The total debt of the three biggest teams in Turkey, namely Galatasaray, Fenerbahçe and Beşiktaş, has reached astronomic levels. Beşiktaş leads the debt race with almost TL 3 billion ($437.9 million) in debt, followed by Fenerbahçe at just above TL 2 billion and Galatasaray at TL 1.5 billion. Trabzonspor, though having reduced what it owes following UEFA Financial Fair Play Regulations, also has TL 800 million in debt. These numbers have accumulated over the years, slowly but steadily, as club executives exploited the lack of proper regulations. Now, these age-old clubs face the worst crisis in their lifetime, and new dynasties seem to be rising up from the ashes.
Almost all factors are working against the big three, and the broadcaster of the Süper Lig wants a discount to its annual payment, from $410 million to $287 million. The five-year contract was initially signed in 2016 for $500 million annually. But due to devaluation in the Turkish lira, a $90 million discount was already agreed between the broadcaster and the Turkish Football Federation (TFF). The clubs now face another potentially huge revenue stream loss. This affects the big three more than the others because not only do they lose more in proportion due to their higher ranking on the table, but they are also in dire need of cash flow in the short-term.
In contrast, Başakşehir, Göztepe, Kasımpaşa and Sivasspor have little or no debt. They mostly buy players without fees and see a good return compared to their performance ratios. For example, the champions, Başakşehir, won the championship with a squad that cost only 7.7 million euros (about $8.9 million). On the other hand, Galatasaray failed to be in the first three with a squad that cost almost 40 million euros. What these four relatively debt-free teams have in common is consistency in their performance. On top of Başakşehir's success, Sivasspor is also in third place right now. They prove that with good administration and long-term planning, success is possible without huge costs.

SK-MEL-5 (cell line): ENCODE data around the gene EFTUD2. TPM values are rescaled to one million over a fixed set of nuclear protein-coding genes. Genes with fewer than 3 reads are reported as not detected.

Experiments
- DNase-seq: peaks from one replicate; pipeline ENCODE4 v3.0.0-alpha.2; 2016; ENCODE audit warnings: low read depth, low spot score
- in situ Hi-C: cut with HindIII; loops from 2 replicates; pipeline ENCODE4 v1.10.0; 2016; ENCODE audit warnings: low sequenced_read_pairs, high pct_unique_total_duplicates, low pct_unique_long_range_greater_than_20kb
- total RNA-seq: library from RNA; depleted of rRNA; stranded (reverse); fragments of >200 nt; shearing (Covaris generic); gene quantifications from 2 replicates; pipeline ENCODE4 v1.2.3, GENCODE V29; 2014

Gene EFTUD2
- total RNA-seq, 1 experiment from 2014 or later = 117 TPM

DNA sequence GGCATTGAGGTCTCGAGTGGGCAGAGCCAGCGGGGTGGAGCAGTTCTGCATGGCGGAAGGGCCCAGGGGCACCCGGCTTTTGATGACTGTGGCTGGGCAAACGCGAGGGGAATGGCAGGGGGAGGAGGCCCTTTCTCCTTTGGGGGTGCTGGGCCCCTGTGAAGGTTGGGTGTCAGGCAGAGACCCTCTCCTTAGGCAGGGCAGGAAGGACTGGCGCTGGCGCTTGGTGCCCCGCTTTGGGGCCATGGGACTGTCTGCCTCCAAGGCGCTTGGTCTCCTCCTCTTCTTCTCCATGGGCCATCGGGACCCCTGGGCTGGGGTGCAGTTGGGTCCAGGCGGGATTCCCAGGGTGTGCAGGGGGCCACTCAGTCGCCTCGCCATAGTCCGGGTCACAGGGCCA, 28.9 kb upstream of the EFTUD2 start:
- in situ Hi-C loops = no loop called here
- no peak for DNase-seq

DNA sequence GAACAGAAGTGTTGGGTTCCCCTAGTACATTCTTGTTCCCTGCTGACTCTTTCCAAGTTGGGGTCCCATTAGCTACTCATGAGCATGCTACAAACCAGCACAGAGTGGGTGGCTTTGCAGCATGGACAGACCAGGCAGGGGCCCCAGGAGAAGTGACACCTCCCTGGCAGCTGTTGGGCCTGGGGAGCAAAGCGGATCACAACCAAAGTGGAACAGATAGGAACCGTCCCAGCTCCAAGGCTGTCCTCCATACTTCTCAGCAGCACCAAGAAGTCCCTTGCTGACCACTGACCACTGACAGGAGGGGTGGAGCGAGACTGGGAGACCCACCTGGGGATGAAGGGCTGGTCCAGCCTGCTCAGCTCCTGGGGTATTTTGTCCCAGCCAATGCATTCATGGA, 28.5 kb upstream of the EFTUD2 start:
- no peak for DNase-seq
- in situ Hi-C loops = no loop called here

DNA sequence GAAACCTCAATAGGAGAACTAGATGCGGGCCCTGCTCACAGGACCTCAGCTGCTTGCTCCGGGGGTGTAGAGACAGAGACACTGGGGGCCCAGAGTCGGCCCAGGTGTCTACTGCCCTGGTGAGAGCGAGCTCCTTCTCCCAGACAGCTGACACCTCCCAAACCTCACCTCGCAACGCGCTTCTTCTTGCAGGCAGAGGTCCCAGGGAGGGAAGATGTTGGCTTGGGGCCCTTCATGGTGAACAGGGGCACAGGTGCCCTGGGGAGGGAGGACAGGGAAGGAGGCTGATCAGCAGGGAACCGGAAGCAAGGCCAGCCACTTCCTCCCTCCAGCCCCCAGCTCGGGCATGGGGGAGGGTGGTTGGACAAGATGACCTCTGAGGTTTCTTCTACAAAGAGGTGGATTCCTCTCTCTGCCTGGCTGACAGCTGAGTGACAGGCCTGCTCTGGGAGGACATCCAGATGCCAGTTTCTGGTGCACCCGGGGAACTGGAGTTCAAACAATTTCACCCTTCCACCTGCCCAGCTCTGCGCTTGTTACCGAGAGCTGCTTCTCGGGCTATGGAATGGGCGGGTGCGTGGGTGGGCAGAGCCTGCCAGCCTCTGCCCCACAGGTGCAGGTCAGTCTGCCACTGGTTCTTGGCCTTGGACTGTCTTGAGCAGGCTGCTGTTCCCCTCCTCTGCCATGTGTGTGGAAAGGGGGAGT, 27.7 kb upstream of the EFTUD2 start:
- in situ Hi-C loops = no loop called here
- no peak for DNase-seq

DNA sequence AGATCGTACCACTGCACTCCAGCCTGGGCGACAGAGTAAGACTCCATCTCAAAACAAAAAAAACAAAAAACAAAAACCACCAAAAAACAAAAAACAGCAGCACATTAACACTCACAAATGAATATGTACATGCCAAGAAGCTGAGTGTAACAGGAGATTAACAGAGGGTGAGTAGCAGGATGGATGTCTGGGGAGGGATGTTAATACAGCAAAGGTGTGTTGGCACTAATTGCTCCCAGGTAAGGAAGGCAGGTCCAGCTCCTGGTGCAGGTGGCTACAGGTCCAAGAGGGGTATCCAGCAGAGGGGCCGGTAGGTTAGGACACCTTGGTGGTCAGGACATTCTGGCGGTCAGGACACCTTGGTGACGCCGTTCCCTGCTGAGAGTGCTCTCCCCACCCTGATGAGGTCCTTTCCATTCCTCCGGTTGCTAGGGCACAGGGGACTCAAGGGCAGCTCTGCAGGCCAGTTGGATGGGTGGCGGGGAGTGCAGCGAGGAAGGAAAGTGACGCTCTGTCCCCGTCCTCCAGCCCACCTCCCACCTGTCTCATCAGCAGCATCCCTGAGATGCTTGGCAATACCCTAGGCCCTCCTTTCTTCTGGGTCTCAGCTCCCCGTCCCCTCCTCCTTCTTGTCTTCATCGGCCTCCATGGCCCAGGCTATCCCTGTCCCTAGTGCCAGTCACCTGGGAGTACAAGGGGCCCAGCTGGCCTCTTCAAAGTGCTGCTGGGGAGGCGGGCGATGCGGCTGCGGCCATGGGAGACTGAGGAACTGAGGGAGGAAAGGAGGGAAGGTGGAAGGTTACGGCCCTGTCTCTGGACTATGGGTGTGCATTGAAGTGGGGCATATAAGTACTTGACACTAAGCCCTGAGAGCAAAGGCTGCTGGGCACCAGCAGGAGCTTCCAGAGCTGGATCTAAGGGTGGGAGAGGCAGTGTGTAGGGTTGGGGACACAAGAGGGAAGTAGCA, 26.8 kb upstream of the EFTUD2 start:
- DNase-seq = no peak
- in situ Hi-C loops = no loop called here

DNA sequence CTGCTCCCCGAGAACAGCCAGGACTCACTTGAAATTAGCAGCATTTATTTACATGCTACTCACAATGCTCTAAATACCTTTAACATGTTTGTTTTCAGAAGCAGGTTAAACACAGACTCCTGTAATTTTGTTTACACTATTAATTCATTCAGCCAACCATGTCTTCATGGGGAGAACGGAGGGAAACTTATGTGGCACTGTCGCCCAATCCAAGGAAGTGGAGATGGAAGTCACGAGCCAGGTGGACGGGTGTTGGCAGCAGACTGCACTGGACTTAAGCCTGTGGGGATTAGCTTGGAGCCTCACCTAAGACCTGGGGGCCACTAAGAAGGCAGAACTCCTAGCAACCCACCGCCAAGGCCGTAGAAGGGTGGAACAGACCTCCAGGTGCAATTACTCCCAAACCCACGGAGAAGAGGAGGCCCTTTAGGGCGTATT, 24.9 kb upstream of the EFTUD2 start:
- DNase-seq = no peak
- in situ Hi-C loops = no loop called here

However, more importantly, three of these teams, Başakşehir, Göztepe and Kasımpaşa, are privately owned. Rather than being an archaic football association, which all the big three are, they are administrated like companies. This gives them a huge advantage in long-term planning and in making the right investments. With low costs and high revenues come the better squads and even more profitable investments, which should alert the big three.
By winning the league, Başakşehir created TL 420 million in revenue for themselves, which is half the debt of their closest rival, Trabzonspor. If this financial performance translates itself to success, then we can say that the age-old order in Turkish football might come to an end. Incorporation, even though it sounds too “industrial” to an average football fan, is the future that awaits Turkish football. But first, we will witness the tragic, completely avoidable downfall of the big three because of their malicious exploitation by the club executives. Then, Turkish football will be reborn, hopefully, in the right hands and will march toward being a just, competitive and enjoyable league.
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